But there are no easy answers. Currently, the waiting list for Section 8 housing is 600 families long, and it is closed. Desegregating public housing presents its own conundrum at this point: (again, according to Patt) 90% of applicants for public housing are black. Achieving a racial balance in public housing at the point would literally mean discriminating against black applicants. For blacks not quite as poor, housing remains a problem. Rents take up a large chunk of family income, and if families earn enough to look into housing, problems persist. Both cities have uniform housing codes dictating up-keep, lawn-care, and the like; but a quick drive around town will make clear that said codes are selectively enforced. Housing conditions remain quite variable in the northern community. Well kept, modest sized houses will stand next to decaying structures that barely remain standing, but still house occupants. The building boom in southwest and west Champaign is mainly in privately owned subdivisions, which carry with them very clear demands for income level — the lot and the house have minimal size and maintenance requirements that effectively exclude lower and lower-middle income families. There have been about 8 new houses built in the northern/black community since 1990.
There is much to make one pessimistic about possibilities for positive social change here — not the least a somewhat depressed local economy composed mainly of professionals, students and service workers. Champaign county has one of the highest rates of unemployment in Illinois. Such an arrangement does not provide much in the way for upward mobility. Furthermore, the answer to poverty's problems for the black community and for the community at large is not simply a matter of desegregation or more equitable policies, although they would help. Consider that local realtors still hold seminars on how to spot if you're being inspected for racial steering.
Meanwhile, a significant faction within the black community seems to be moving toward a different kind of politics. Patt pointed out to me that there is now, more than ever, resistance in the black community to desegregation efforts. The line of thinking is that families who 'make it' — who can afford nicer housing — should remain settled in the community and help give it an economic boost. In other words, the geographic condition of the community becomes more important that the history of segregation. This idea is not new — after all, this was the net effect of the Carver Park development — but it is animating local policy in new ways.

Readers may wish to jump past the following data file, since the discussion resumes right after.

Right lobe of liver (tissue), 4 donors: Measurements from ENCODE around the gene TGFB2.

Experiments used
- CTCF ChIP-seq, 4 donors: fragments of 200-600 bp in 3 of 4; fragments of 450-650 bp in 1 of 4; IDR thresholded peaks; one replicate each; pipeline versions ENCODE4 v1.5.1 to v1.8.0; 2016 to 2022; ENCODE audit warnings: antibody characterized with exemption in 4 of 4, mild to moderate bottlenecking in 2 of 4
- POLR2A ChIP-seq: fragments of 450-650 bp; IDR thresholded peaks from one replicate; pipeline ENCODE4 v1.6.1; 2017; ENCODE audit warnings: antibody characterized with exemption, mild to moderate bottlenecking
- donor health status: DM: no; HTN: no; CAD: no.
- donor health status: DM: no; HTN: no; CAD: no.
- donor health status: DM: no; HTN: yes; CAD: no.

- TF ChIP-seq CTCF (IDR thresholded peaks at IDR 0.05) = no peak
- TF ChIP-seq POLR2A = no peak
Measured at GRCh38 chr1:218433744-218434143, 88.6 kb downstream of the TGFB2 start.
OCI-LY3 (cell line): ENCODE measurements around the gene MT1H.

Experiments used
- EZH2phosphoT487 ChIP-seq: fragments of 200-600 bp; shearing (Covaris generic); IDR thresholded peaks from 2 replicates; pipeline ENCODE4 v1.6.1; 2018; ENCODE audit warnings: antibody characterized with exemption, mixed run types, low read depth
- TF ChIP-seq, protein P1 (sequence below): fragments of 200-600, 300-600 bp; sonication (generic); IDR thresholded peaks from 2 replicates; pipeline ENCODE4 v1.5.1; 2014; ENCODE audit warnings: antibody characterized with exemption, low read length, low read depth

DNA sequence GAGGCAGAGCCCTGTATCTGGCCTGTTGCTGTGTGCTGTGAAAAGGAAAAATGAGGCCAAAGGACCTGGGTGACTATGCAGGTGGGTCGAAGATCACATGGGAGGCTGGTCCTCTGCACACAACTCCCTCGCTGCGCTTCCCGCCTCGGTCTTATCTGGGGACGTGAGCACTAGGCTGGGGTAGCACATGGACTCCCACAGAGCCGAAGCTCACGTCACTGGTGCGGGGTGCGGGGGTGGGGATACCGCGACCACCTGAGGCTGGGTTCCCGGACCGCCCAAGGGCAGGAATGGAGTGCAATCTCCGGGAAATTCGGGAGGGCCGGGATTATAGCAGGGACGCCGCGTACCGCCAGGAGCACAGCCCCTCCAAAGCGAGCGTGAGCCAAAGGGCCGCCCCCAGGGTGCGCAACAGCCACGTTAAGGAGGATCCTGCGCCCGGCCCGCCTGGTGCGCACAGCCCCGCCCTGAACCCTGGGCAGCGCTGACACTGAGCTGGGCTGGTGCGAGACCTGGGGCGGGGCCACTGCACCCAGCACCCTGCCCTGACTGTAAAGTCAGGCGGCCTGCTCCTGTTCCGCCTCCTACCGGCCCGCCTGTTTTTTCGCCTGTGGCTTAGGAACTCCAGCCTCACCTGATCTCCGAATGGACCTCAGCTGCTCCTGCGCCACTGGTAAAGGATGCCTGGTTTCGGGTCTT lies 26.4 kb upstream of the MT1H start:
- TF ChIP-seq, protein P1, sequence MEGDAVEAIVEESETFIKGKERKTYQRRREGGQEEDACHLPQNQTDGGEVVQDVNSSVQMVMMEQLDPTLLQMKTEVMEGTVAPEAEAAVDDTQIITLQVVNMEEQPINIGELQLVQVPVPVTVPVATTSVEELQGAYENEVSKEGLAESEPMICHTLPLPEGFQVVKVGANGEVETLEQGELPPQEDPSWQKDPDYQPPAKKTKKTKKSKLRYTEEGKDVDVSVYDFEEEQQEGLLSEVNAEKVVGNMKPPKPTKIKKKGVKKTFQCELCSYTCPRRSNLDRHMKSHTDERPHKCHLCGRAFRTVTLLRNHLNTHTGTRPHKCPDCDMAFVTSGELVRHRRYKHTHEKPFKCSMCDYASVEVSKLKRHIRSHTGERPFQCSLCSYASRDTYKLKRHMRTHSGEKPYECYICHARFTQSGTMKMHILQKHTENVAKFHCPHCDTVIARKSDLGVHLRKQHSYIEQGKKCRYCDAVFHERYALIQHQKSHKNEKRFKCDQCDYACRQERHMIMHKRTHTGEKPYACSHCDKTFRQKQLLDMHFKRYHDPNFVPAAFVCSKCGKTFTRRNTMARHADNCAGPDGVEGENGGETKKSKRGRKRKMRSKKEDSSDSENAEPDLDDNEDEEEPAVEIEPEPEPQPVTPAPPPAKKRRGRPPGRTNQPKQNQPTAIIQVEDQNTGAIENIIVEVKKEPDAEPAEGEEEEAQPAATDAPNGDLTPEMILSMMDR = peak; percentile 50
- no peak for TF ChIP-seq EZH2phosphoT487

Things could well improve for residents by their staying together at this point. Even though the geography of local blacks might appear determined by a history of segregation, the geography itself can be the raw materials for an economically vital and invigorated black community. This is a source of hope, and stands as a feasible alternative to the dispersion that a more rigidly historicist politics would rely upon. Integration at this point might well be disintegration. The point is not to spread out and disperse the black community, but to bring it together, keep it together, and make it strong. There never was an organic past when people lived happily integrated in east-central Illinois. There's nothing to say that a utopian future can't begin with the strength of a local community brought together by common interest, and perhaps by other common bonds. Given the contours of local social life, this is no easy task — but then, real social change never is.
Social space becomes an instrument in an historically-based politics, such as in the fight against segregation. But space can also take on a much more vital role as the substance of a geographic politics, one based first on the needs of place and belonging; a politics where history itself becomes one among many scarce materials. This is spatial materialism. The strategy of the local elite has been to market an imagined local geography to a real market, under the guise of 'historic preservation.' It makes sense that the disadvantaged elements of our community should devise their own spatial strategies to effectively combat a corrosive local geography.
I would like to thank the staff of the Urbana historical archives for their generous assistance in this project. I would also like to thank Carrie Rentschler and Joe Sartelle for their stimulating conversation and useful comments. This essay draws on a diversity of sources: newspaper clippings, first-person accounts, research reports, interviews, and a Master's thesis.
Jonathan Sterne is a graduate student in Communications Research and Critical and Interpretive Theory at the University of Illinois at Urbana-Champaign. He is currently working on an historical geography of early American television, among other things. He can be reached at -firstname.lastname@example.org.